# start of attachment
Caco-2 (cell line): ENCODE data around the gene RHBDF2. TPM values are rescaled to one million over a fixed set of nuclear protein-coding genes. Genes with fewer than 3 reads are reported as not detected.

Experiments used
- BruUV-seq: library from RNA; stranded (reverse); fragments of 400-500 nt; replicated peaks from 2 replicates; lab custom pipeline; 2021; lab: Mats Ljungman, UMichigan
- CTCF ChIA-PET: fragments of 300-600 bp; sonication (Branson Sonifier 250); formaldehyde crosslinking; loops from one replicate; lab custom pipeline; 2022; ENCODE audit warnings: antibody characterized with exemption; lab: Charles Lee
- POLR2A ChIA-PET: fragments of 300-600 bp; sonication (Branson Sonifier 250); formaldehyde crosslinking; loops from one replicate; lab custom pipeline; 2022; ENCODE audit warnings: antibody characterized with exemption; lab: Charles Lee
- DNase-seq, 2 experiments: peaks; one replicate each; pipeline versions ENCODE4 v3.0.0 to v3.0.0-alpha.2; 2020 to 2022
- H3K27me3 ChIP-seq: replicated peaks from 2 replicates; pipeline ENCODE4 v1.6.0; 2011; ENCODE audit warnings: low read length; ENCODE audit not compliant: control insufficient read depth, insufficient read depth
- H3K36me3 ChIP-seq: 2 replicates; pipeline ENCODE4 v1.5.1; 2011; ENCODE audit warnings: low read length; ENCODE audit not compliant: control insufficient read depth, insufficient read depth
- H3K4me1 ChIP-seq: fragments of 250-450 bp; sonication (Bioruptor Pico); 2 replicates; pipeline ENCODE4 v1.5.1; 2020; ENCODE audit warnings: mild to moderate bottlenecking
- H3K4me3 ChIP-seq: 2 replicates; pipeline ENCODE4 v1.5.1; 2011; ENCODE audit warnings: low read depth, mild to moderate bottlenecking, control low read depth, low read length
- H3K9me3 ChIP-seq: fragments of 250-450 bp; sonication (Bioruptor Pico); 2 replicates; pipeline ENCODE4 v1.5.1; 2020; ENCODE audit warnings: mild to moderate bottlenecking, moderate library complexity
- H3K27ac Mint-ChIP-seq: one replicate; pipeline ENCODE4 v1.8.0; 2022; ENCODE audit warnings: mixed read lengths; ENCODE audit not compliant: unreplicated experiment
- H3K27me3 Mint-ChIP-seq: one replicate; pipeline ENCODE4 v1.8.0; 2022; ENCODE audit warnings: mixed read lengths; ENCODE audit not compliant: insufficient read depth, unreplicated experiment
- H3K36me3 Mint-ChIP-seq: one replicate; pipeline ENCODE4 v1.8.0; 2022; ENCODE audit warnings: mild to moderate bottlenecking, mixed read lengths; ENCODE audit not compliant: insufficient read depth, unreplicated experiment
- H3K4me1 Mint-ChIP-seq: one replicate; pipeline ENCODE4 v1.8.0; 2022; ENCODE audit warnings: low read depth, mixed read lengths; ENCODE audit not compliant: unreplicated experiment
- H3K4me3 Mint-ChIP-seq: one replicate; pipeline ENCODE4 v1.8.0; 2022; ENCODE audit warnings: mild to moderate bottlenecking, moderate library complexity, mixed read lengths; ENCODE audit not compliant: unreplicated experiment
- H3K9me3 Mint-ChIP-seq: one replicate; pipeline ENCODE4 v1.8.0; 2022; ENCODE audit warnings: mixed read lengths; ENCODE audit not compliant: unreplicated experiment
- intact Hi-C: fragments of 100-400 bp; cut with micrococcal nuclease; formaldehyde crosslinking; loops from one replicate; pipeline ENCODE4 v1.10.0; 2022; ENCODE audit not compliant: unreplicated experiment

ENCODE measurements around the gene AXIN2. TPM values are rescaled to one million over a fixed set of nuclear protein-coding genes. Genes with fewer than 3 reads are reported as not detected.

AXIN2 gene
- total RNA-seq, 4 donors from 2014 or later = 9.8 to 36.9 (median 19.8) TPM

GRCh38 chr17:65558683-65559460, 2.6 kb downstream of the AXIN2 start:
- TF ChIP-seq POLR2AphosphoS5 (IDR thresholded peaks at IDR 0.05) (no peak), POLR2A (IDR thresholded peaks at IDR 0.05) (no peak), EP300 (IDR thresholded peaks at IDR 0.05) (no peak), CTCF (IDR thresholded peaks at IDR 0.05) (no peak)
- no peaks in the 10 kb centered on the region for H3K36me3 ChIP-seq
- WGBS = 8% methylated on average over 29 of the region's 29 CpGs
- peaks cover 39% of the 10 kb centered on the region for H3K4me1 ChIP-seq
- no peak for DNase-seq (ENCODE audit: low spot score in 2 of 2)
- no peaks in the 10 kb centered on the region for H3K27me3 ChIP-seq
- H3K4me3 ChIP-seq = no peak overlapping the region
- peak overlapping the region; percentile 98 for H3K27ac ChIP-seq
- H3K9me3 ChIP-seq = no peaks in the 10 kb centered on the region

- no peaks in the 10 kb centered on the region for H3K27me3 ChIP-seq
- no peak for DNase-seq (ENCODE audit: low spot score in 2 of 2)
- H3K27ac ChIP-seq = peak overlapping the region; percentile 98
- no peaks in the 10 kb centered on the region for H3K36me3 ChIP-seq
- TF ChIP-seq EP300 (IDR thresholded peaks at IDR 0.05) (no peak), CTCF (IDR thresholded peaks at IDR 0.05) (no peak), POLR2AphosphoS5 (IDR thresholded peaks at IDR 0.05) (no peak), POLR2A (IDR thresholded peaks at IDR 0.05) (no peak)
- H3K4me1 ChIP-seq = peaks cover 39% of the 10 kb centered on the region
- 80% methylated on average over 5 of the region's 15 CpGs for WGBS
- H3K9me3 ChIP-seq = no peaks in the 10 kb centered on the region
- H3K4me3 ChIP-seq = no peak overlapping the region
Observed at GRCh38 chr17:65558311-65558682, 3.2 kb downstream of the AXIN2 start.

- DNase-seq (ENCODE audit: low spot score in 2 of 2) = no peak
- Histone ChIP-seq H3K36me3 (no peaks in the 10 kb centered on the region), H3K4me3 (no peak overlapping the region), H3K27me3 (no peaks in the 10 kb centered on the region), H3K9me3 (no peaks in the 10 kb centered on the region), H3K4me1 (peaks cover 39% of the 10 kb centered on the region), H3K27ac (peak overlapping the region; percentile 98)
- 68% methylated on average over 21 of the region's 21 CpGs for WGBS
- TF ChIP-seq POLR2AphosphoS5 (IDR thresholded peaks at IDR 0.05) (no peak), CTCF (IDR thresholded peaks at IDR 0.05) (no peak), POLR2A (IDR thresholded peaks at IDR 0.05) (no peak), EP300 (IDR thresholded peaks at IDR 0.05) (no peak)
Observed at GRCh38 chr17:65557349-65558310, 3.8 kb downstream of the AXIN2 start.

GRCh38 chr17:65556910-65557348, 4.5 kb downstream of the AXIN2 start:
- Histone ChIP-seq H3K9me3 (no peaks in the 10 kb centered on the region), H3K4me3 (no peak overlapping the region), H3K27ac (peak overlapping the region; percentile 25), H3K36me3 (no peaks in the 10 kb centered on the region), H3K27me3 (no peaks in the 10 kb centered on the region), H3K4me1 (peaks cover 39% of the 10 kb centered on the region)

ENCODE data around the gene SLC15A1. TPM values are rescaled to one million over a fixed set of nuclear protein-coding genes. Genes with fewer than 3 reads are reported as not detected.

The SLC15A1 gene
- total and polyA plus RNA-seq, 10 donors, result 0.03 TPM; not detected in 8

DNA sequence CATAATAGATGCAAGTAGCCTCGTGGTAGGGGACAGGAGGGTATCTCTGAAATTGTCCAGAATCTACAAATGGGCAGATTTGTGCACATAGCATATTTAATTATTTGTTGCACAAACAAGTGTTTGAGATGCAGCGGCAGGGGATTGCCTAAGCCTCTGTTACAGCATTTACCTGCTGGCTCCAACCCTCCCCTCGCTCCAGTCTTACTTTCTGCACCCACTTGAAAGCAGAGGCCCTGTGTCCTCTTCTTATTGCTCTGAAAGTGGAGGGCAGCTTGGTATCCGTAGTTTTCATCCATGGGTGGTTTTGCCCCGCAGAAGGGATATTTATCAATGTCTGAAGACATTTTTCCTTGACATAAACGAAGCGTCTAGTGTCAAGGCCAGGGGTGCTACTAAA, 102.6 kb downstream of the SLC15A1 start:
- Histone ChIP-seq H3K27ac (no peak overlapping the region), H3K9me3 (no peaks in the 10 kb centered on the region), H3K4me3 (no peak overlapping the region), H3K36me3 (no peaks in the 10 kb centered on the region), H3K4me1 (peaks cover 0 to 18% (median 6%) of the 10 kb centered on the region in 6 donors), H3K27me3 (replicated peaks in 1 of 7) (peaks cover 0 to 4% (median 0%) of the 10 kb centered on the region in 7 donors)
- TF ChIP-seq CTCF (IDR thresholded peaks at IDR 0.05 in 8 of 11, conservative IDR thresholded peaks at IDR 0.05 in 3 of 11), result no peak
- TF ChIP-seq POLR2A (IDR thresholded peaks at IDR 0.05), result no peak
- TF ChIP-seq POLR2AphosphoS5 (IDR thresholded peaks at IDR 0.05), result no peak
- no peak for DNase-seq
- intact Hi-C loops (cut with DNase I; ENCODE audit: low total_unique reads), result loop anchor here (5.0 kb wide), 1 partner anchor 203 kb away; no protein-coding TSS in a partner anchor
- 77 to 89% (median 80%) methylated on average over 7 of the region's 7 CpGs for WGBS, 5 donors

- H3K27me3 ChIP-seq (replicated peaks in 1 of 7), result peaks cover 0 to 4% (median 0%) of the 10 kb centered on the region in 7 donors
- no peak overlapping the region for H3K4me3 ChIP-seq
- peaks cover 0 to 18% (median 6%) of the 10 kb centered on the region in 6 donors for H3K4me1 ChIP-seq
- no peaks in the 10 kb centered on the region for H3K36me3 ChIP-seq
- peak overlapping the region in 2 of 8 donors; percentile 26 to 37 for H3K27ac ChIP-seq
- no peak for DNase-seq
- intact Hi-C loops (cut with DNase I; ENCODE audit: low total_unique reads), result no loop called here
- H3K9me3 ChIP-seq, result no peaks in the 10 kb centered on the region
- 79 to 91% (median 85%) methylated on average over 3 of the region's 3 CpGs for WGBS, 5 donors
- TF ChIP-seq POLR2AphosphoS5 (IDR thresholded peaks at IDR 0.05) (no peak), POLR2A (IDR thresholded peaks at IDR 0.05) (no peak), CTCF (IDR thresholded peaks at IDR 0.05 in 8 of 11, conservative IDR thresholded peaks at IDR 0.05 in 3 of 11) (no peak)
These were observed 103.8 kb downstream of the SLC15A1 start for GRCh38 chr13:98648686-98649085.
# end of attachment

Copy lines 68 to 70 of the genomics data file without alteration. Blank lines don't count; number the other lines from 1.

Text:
- 79 to 91% (median 85%) methylated on average over 3 of the region's 3 CpGs for WGBS, 5 donors
- TF ChIP-seq POLR2AphosphoS5 (IDR thresholded peaks at IDR 0.05) (no peak), POLR2A (IDR thresholded peaks at IDR 0.05) (no peak), CTCF (IDR thresholded peaks at IDR 0.05 in 8 of 11, conservative IDR thresholded peaks at IDR 0.05 in 3 of 11) (no peak)
These were observed 103.8 kb downstream of the SLC15A1 start for GRCh38 chr13:98648686-98649085.